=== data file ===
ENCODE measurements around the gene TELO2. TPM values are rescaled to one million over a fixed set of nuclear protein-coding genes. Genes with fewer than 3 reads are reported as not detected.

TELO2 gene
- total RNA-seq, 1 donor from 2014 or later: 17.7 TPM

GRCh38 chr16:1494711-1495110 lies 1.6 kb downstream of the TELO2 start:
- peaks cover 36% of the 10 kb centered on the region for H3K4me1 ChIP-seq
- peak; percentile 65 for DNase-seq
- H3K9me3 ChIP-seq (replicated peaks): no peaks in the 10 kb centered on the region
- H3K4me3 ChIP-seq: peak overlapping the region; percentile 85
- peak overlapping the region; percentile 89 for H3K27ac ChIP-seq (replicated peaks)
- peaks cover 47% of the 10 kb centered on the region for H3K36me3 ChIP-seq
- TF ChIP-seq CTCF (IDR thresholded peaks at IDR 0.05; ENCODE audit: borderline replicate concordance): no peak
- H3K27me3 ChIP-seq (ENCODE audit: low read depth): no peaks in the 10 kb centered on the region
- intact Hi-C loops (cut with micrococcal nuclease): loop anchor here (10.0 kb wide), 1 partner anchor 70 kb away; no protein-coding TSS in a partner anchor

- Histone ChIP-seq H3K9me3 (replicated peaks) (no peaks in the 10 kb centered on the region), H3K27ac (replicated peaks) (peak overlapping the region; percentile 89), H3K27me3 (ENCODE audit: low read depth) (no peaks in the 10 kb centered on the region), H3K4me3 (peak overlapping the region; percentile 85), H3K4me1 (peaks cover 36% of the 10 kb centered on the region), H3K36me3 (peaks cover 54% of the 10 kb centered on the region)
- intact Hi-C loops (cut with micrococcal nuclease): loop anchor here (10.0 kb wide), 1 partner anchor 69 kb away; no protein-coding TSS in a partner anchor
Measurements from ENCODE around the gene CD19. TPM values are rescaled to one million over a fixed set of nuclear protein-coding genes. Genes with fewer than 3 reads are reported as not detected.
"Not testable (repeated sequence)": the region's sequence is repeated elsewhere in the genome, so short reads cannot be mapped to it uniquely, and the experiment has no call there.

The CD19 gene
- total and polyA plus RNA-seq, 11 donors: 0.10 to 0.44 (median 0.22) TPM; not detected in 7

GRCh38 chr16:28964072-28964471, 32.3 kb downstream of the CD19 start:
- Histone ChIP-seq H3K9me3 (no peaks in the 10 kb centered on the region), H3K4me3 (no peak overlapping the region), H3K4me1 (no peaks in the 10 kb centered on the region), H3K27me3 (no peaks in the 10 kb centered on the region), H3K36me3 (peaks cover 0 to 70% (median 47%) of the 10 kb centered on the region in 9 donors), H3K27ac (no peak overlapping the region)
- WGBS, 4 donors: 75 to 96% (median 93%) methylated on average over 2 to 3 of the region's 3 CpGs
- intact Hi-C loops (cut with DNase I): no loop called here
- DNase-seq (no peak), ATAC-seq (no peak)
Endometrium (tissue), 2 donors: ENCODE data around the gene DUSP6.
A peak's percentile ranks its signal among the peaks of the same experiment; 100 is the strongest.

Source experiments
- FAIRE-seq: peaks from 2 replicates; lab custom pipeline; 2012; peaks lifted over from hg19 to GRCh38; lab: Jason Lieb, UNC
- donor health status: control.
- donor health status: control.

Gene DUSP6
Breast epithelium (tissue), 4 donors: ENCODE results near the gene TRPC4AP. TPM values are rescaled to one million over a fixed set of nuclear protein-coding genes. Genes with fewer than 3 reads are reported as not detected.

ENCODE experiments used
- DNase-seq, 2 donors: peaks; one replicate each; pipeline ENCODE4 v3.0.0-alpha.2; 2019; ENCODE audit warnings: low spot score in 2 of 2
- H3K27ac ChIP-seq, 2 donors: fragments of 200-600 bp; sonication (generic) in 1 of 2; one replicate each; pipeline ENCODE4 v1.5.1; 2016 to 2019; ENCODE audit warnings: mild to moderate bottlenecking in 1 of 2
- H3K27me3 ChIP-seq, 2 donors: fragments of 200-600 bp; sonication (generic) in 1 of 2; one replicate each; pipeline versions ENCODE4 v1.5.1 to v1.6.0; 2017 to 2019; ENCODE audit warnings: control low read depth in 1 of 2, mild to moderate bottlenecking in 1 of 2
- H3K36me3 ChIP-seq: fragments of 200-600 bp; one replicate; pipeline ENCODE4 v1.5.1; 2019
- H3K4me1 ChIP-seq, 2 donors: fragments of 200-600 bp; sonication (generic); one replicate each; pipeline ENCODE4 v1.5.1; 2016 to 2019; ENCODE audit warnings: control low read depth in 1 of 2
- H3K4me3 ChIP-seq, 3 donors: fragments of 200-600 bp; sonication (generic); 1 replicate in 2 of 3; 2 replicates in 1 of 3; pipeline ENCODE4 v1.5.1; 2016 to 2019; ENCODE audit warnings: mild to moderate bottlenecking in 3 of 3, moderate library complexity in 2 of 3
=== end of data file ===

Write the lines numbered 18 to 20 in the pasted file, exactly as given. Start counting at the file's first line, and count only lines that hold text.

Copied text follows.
The CD19 gene
- total and polyA plus RNA-seq, 11 donors: 0.10 to 0.44 (median 0.22) TPM; not detected in 7

GRCh38 chr16:28964072-28964471, 32.3 kb downstream of the CD19 start: